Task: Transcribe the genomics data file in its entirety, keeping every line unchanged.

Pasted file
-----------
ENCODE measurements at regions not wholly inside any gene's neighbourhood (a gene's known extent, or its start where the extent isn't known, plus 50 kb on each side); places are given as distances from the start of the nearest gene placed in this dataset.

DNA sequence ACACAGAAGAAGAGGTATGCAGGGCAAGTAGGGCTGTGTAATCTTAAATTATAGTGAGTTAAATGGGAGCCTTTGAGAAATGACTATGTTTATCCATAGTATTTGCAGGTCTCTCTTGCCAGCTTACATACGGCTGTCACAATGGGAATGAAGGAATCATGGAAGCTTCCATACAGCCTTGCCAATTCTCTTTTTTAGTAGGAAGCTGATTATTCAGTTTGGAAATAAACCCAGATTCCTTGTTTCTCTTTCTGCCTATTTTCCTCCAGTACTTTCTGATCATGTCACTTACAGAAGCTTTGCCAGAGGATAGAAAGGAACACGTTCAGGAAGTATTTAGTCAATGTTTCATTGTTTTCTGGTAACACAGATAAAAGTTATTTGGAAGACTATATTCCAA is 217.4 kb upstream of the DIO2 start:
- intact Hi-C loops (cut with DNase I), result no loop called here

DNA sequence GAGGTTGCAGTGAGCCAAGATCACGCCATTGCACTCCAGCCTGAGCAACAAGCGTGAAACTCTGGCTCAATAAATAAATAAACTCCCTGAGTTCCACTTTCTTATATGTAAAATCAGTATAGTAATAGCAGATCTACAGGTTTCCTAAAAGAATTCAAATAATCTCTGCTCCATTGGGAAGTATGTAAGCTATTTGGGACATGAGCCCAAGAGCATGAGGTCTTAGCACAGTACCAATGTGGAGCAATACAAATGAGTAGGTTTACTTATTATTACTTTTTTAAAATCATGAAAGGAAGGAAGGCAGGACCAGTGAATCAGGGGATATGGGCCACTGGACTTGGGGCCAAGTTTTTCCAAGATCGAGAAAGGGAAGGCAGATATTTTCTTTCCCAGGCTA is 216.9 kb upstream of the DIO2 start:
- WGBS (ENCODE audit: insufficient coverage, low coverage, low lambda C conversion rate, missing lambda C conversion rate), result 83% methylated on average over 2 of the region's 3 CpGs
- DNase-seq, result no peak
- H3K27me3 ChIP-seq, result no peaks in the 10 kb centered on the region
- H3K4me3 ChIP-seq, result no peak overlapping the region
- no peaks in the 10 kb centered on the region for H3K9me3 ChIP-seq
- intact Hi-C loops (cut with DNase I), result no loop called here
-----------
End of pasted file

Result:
ENCODE measurements at regions not wholly inside any gene's neighbourhood (a gene's known extent, or its start where the extent isn't known, plus 50 kb on each side); places are given as distances from the start of the nearest gene placed in this dataset.

DNA sequence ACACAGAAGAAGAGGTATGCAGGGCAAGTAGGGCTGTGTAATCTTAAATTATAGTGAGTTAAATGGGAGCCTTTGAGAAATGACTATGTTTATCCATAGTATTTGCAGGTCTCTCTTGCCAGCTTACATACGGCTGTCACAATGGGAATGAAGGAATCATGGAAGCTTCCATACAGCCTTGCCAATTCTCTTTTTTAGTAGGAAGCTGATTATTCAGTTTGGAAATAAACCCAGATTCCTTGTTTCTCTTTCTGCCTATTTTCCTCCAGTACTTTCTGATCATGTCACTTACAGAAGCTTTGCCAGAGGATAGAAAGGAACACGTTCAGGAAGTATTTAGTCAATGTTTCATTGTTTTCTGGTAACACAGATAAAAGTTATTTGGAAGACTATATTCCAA is 217.4 kb upstream of the DIO2 start:
- intact Hi-C loops (cut with DNase I), result no loop called here

DNA sequence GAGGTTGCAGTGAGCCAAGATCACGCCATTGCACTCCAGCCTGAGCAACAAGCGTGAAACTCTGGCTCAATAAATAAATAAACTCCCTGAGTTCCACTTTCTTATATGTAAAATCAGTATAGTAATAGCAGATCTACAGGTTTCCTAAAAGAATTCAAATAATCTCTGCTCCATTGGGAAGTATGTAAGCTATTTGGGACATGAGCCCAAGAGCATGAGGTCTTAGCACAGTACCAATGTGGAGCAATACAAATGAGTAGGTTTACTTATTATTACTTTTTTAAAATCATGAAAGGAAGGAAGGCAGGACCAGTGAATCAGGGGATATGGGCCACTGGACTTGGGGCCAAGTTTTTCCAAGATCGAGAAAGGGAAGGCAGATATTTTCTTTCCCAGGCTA is 216.9 kb upstream of the DIO2 start:
- WGBS (ENCODE audit: insufficient coverage, low coverage, low lambda C conversion rate, missing lambda C conversion rate), result 83% methylated on average over 2 of the region's 3 CpGs
- DNase-seq, result no peak
- H3K27me3 ChIP-seq, result no peaks in the 10 kb centered on the region
- H3K4me3 ChIP-seq, result no peak overlapping the region
- no peaks in the 10 kb centered on the region for H3K9me3 ChIP-seq
- intact Hi-C loops (cut with DNase I), result no loop called here